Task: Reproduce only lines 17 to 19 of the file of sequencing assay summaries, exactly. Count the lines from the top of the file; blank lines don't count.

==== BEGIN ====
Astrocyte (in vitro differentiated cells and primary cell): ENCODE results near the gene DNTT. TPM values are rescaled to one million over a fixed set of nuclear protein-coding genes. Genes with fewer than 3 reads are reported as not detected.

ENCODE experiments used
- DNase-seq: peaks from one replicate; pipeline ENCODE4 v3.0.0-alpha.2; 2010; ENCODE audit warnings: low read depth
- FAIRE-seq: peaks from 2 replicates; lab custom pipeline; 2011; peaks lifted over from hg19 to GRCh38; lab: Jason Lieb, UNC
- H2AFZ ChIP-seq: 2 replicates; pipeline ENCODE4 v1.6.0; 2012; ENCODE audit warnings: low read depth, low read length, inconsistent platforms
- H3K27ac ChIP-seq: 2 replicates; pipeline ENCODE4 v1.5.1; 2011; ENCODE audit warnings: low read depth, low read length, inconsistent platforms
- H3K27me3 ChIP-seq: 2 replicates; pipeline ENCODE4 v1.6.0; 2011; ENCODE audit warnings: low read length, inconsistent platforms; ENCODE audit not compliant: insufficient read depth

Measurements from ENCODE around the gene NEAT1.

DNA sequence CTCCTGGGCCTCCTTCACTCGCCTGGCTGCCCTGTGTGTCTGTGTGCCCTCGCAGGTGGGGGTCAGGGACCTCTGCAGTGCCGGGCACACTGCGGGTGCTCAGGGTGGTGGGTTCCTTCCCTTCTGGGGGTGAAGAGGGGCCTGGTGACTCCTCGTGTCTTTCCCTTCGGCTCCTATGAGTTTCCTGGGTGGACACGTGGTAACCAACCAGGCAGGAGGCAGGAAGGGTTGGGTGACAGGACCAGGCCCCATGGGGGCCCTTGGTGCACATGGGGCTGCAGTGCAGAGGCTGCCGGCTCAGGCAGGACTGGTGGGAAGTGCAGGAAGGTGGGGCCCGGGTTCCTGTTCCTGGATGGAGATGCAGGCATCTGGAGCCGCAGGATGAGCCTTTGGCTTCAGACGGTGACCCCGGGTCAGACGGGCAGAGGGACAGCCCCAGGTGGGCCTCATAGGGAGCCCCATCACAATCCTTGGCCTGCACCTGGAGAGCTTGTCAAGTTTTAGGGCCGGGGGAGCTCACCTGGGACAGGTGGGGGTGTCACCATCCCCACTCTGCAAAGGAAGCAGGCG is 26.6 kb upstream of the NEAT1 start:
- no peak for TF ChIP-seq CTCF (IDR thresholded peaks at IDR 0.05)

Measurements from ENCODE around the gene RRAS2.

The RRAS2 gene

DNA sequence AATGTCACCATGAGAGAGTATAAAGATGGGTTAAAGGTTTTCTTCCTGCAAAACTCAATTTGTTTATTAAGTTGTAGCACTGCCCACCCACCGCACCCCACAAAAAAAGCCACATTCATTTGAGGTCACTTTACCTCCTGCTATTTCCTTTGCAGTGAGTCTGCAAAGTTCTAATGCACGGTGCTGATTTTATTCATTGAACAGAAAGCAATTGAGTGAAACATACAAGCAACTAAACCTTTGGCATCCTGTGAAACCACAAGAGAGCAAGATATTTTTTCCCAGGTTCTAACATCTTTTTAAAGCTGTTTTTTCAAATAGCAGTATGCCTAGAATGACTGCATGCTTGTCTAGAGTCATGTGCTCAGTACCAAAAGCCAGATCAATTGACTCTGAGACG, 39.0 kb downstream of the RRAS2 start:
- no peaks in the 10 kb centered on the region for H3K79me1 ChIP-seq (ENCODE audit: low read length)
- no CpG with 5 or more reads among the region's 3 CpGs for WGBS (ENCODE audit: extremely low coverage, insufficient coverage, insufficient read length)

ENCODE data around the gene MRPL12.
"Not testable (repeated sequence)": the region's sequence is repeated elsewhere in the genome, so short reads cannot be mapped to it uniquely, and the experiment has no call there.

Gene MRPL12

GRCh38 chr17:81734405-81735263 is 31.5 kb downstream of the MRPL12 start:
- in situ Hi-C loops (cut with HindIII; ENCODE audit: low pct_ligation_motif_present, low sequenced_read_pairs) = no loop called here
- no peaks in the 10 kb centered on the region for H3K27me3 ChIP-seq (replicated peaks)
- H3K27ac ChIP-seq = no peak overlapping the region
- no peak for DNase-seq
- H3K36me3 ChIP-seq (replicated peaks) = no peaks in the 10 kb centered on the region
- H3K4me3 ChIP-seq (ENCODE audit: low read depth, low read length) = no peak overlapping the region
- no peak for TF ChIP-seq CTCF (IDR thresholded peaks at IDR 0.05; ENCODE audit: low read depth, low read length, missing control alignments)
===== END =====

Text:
"Not testable (repeated sequence)": the region's sequence is repeated elsewhere in the genome, so short reads cannot be mapped to it uniquely, and the experiment has no call there.

Gene MRPL12

GRCh38 chr17:81734405-81735263 is 31.5 kb downstream of the MRPL12 start: